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Russian military buildup in the Arctic includes a ‘Superweapon’

Borei-class nuclear-powered submarine Alexander Nevsky. Moscow has long maintained its goals in the Arctic are economic and peaceful. - Karen Graham
Borei-class nuclear-powered submarine Alexander Nevsky. Moscow has long maintained its goals in the Arctic are economic and peaceful. - Karen Graham

In a video released last week by the Russian Ministry of Defense, three nuclear submarines simultaneously broke through a continuous sheet of floating ice near the Franz Josef Land archipelago, in the Arctic Ocean north of the Barents Sea, all within a few hundred feet of each other, reports Live Science.

The subs are part of the Umka-2021 Expedition, meaning “polar bear” in the Siberian Chukchi language, and includes over 600 military and civilian personnel, including staff from the Russian Geographical Society

The three submarines broke through 5-foot-thick (1.5 meters) ice to surface within 1,000 feet (300 m) of each other at the same time, “for the first time in the history of the Navy,” Russian navy commander Admiral Nikolay Yevmenov told Russia’s President Vladimir Putin in a televised video call.

While the Russian military didn’t identify the three submarines, The Barents Observer identified them as two Delta-IV nuclear-powered ballistic missile submarines and a newer Borei-class sub; the class name comes from Boreas, the Greek god of the north wind.

Each of the submarines can carry up to 16 nuclear missiles, and each missile is capable of carrying up to six warheads each. “For the first time, according to a single concept and plan, a complex of combat training, scientific research, and practical measures of various directions is being carried out in the circumpolar regions,” Yevmenov told Putin in the video call.

The exercise is not intended to show off three submarines breaking through the ice in unison, because it takes away from the bigger picture, based on satellite images that show a massive buildup along Russia’s Arctic coastline, reports CNN.

The buildup includes Cold War-era installations that are being refitted, while the area close to Alaska now has bombers, MiG31BM jets, new radar systems, and underground storage for high-tech weapons. All this is being done to secure Russia’s northern coast and open up a key shipping route from Asia to Europe.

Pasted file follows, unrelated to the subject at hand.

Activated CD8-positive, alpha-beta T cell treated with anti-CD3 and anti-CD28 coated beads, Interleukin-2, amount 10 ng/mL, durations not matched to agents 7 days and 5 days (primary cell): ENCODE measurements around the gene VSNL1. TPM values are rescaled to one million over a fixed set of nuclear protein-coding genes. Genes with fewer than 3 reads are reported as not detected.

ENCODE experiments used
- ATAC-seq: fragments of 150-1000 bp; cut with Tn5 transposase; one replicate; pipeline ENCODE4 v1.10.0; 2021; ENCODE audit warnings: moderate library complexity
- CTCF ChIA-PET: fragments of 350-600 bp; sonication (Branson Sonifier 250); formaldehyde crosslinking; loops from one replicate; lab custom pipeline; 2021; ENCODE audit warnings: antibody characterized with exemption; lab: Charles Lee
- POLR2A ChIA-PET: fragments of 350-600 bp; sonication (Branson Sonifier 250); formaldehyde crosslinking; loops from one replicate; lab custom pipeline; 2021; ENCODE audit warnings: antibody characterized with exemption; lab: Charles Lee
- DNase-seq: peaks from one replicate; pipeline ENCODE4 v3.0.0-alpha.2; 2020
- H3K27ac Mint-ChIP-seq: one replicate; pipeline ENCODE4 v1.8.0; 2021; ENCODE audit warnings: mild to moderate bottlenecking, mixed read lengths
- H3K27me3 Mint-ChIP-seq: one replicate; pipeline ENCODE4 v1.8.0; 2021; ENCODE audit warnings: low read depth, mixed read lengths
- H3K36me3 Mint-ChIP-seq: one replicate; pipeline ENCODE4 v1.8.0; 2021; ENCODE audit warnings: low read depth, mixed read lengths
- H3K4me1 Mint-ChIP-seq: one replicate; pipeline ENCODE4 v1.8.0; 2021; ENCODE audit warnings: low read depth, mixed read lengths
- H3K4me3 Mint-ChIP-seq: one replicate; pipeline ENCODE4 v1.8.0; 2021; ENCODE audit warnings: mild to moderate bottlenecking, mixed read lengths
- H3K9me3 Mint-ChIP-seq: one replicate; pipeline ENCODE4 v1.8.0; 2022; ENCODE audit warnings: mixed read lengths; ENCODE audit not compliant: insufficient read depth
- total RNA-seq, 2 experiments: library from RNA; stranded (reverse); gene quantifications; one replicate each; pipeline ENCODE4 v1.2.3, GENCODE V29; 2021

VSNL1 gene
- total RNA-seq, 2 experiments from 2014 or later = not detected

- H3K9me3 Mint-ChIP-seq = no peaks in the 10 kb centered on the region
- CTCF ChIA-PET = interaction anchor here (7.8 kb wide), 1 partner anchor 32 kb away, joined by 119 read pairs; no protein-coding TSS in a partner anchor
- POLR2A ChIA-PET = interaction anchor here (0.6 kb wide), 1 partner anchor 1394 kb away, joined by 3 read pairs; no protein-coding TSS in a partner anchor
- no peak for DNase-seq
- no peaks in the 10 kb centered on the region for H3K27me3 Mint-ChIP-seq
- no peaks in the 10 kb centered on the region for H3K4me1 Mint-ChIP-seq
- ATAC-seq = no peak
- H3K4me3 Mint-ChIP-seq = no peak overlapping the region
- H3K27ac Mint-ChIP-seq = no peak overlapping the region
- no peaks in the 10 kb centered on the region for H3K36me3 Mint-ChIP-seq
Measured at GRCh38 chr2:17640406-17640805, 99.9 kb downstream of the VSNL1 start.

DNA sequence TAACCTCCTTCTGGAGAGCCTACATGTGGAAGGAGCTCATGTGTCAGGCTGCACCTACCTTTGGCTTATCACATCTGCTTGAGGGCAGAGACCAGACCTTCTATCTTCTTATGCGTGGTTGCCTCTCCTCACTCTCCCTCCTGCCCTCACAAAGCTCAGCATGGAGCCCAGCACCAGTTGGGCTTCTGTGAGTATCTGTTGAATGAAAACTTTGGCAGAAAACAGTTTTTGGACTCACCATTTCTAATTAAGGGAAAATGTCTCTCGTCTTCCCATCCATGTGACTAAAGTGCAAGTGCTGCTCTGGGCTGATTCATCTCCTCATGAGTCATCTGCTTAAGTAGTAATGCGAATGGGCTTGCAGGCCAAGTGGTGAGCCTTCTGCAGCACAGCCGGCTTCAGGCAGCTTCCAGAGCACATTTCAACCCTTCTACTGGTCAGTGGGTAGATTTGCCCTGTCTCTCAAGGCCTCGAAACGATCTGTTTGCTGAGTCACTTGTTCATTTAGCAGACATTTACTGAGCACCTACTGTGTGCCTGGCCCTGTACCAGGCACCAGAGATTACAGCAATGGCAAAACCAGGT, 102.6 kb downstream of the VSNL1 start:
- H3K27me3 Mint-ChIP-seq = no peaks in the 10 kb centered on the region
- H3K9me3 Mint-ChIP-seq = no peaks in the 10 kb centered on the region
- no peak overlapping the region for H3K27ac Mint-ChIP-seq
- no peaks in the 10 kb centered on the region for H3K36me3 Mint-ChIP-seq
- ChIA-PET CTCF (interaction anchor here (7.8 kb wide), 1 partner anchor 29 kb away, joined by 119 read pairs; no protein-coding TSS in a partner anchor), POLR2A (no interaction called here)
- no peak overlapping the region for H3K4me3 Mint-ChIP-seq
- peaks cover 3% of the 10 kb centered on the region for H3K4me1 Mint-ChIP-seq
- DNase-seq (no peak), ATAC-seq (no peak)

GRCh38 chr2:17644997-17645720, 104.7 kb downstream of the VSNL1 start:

“There’s clearly a military challenge from the Russians in the Arctic,” a senior State Department official said. “That has implications for the United States and its allies, not least because it creates the capacity to project power up to the North Atlantic.”

The Poseidon 2M39 torpedo
Of particular concern is the “superweapon.” This unmanned Poseidon 2M39 stealth torpedo is powered by a nuclear reactor and intended by Russian designers to sneak past coastal defenses — like those of the US — on the seafloor.

The device is designed to deliver a warhead of multiple megatons, causing radioactive waves that would “render swaths of the target coastline uninhabitable for decades,” said the State Department official.

The Russian Defense Ministry released a video in February 2019 showing a test of a new nuclear-powered underwater drone, which Russian President Vladimir Putin said in his state-of-the-nation speech has completed successful tests. This was the Poseidon 2M39 torpedo.

In his speech touting Russia’s military might in 2019, Putin likened the Poseidon to a “giant nuclear-capable torpedo.” He said: ‘Tests are being carried out successfully with the Burevestnik cruise missile, which has unlimited range and a nuclear engine, and with the unmanned underwater vehicle Poseidon, which has an unlimited range. In this regard, I would like to make one important remark. Nothing was said about this earlier, but today it can be said that as early as this spring the launch will be made of the first atomic submarine as a carrier for this unmanned system.”

Written By

Karen Graham is Digital Journal's Editor-at-Large for environmental news. Karen's view of what is happening in our world is colored by her love of history and how the past influences events taking place today. Her belief in man's part in the care of the planet and our environment has led her to focus on the need for action in dealing with climate change. It was said by Geoffrey C. Ward, "Journalism is merely history's first draft." Everyone who writes about what is happening today is indeed, writing a small part of our history.

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